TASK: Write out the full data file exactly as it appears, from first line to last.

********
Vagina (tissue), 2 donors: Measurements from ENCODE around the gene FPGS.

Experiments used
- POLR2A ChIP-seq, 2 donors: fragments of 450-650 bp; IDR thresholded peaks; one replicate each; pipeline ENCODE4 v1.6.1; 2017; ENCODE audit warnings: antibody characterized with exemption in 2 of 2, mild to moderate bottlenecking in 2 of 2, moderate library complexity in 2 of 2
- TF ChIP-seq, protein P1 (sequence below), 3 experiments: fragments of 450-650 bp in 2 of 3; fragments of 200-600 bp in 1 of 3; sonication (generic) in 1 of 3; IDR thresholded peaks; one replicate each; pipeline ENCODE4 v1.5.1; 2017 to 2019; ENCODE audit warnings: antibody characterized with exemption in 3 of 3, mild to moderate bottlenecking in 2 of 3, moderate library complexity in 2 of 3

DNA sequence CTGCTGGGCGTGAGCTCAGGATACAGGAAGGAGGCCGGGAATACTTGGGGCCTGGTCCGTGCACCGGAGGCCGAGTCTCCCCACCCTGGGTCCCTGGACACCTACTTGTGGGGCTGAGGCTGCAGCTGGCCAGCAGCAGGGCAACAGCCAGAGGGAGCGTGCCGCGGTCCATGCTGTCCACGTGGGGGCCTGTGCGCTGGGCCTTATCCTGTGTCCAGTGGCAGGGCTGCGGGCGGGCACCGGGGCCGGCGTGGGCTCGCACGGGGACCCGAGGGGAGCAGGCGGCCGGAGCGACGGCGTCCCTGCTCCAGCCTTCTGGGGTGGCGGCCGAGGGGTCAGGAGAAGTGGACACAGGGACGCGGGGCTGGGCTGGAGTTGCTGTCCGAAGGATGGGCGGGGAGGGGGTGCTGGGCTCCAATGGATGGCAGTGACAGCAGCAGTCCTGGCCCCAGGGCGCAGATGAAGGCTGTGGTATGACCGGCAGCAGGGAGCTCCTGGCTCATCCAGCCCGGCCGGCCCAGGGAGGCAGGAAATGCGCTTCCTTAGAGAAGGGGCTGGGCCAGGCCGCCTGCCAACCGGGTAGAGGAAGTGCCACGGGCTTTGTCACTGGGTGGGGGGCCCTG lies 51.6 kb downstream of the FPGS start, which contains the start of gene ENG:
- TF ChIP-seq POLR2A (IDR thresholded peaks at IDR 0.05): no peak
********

Vagina (tissue), 2 donors: Measurements from ENCODE around the gene FPGS.

Experiments used
- POLR2A ChIP-seq, 2 donors: fragments of 450-650 bp; IDR thresholded peaks; one replicate each; pipeline ENCODE4 v1.6.1; 2017; ENCODE audit warnings: antibody characterized with exemption in 2 of 2, mild to moderate bottlenecking in 2 of 2, moderate library complexity in 2 of 2
- TF ChIP-seq, protein P1 (sequence below), 3 experiments: fragments of 450-650 bp in 2 of 3; fragments of 200-600 bp in 1 of 3; sonication (generic) in 1 of 3; IDR thresholded peaks; one replicate each; pipeline ENCODE4 v1.5.1; 2017 to 2019; ENCODE audit warnings: antibody characterized with exemption in 3 of 3, mild to moderate bottlenecking in 2 of 3, moderate library complexity in 2 of 3

DNA sequence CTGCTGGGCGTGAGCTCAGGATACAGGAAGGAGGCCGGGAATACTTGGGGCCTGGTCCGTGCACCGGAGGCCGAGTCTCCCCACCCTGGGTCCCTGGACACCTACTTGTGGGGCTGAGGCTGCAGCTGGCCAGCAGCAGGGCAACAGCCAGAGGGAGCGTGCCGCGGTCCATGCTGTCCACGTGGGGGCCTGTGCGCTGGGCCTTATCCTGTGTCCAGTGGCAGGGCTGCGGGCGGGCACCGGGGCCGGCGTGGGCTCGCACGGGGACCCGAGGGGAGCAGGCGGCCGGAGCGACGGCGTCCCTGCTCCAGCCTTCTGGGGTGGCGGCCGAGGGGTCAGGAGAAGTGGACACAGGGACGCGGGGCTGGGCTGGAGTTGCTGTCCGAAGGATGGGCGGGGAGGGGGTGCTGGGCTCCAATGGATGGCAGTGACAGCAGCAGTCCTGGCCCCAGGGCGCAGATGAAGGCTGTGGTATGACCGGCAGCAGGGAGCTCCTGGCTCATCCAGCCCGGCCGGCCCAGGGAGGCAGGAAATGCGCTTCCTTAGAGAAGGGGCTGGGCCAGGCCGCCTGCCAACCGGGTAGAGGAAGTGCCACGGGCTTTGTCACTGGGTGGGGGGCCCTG lies 51.6 kb downstream of the FPGS start, which contains the start of gene ENG:
- TF ChIP-seq POLR2A (IDR thresholded peaks at IDR 0.05): no peak